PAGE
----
If you spend any amount of time in the grocery store these days...
(...which I don't, really. My dear husband does the grocery shopping. Mainly because grocery stores are cold. I don't like to be cold. Enough said. But actually, the guy loves it. It's the thrill of getting the best deal possible for him. He considers it success when the clerk has to hand him money at the checkout.
And I'm not kidding.
To be honest, I think the guy really believes he should only have to pay 1950s prices for 2010 merchandise. He's delusional that way, but I love him. But enough about my frugal husband...that could be a whole other blog.)
So back to that grocery store. Namely, the increasing number of grocery items with words like "Natural," "Fortified," and "Antioxidant" slapped on the label.
Apparently we're falling for this deception, America. Because there's a bottle of Cherry 7-Up "with antioxidants" in my house right now.
A friend brought it over as part of a dinner we hosted last night. And she left it here, maybe because she's concerned for my health.
Or...because I was so mystified by it she casted it off for me to study.
Antioxidants. In soda pop.
It claims to have 10% Vitamin E. Vitamin E acetate, to be exact.
And yes, I Googled "Vitamin E acetate." I mean, come on. It sounds fake. This needs to be investigated.
According to www.vitamins-supplements.org, "Vitamin E acetate is a powerful antioxidant, possessing the ability to increase the moisturization of the skin's horny layer and thereby improve surface relief."
Uh, my skin has a "horny layer?" I'm not even goin' there.
It also says, "Vitamin E acetate is a dry, powder form of vitamin E that has no antioxidant power until the acetate is removed in the intestine as it is absorbed."
I had to re-read that sentence about 14 times. Huh? "no antioxidant power until...it is absorbed."
Okay, so it's good for my skin, if my skin ever gets the stuff. Because wouldn't you think all the other goo in that bottle of 7-Up is not likely to allow anything good to get past it? The second listed ingredient was still high fructose corn syrup, after all.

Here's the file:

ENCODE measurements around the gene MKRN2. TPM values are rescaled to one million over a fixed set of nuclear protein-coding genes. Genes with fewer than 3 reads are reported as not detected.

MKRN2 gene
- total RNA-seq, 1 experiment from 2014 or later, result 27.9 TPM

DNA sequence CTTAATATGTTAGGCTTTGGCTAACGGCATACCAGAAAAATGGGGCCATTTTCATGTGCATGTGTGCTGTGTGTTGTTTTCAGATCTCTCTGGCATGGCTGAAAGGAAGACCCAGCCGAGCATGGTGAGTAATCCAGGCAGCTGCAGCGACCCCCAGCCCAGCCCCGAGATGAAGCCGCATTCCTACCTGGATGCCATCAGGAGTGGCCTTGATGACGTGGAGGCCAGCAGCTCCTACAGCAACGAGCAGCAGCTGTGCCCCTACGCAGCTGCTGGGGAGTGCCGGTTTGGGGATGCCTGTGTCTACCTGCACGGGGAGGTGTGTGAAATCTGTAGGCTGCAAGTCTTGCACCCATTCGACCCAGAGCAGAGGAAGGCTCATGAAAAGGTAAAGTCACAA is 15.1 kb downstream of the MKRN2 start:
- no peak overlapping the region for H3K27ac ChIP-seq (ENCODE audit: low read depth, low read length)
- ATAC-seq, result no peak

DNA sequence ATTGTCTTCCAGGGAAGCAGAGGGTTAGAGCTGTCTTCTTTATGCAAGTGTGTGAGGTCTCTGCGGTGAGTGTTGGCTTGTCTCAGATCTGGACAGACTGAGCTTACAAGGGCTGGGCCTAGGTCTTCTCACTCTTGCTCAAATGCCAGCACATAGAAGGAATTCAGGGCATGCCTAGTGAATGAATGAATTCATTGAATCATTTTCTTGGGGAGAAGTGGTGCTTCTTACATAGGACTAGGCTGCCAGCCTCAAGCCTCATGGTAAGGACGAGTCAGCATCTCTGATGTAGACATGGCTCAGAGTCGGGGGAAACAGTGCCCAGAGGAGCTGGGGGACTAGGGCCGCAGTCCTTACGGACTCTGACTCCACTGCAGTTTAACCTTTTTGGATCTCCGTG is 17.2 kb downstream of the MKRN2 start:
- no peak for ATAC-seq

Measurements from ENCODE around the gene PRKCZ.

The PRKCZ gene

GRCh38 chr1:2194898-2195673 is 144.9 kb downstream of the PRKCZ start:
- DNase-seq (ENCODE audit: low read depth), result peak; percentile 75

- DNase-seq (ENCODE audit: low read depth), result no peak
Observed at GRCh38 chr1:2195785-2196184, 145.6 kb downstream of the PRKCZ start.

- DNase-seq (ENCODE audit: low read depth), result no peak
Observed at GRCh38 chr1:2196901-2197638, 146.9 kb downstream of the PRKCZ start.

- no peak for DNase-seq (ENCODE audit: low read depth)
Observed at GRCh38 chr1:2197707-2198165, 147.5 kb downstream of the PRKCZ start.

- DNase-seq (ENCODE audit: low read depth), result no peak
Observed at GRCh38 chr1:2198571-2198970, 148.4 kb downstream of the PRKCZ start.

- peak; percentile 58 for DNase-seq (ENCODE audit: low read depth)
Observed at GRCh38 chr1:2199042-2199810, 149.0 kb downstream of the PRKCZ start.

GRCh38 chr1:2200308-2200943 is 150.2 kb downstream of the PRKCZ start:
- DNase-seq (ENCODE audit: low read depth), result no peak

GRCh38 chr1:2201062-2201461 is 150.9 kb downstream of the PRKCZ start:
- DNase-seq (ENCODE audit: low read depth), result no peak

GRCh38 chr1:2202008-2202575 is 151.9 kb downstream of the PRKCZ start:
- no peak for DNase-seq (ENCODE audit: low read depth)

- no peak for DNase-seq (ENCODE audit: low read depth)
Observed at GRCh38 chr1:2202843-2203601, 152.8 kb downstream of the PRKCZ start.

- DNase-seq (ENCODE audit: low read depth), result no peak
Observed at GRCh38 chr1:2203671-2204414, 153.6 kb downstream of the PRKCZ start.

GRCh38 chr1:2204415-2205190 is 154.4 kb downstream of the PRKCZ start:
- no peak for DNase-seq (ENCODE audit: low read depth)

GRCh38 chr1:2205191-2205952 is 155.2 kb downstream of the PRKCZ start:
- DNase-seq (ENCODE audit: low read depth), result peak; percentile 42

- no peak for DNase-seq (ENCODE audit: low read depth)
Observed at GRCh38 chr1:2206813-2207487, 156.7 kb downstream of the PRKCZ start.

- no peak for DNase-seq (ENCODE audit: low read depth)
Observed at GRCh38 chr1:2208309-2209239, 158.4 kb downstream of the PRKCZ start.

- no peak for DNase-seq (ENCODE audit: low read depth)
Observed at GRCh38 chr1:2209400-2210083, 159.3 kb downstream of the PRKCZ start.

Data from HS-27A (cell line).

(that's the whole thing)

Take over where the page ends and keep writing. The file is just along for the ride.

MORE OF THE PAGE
Get real, soda people. 10% vitamin E isn't likely to deter the probably 100% forms of sugar sloshing through my arteries. But nice try, 7-Up.
Then I check the ultimate source for information. Wikipedia. Look what they have to say about our magical vitamin E acetate. "It is often used in dermatological products such as skin creams. Some studies have linked this acetate to cancer."
The antioxidants have power alright....the power to KILL you, evidently. Add them to your high fructose corn syrup beverage and wa-lah! Snap 10 years off your life.
The sad thing is, if you really stop to think about it, there really isn't anything we consume that wouldn't kill us eventually anyway. Fresh produce - someone will claim it was treated with pesticides. Water - someone will claim the plastic bottle contains carcinogens. Even soy is getting a bad rap lately. One guy is claiming soy is feminizing, therefore causing kids to become gay.
There's a soapbox for anybody that wants one, I suppose.
I'm going to get on mine now with a sparkling bottle of Cherry 7-Up in my hand. I figure if all the ingredients are opposing each other, they must cancel each other out, so it is really like drinking a glass of water.
Or at least that's what I'm going to tell myself. Until my premature death.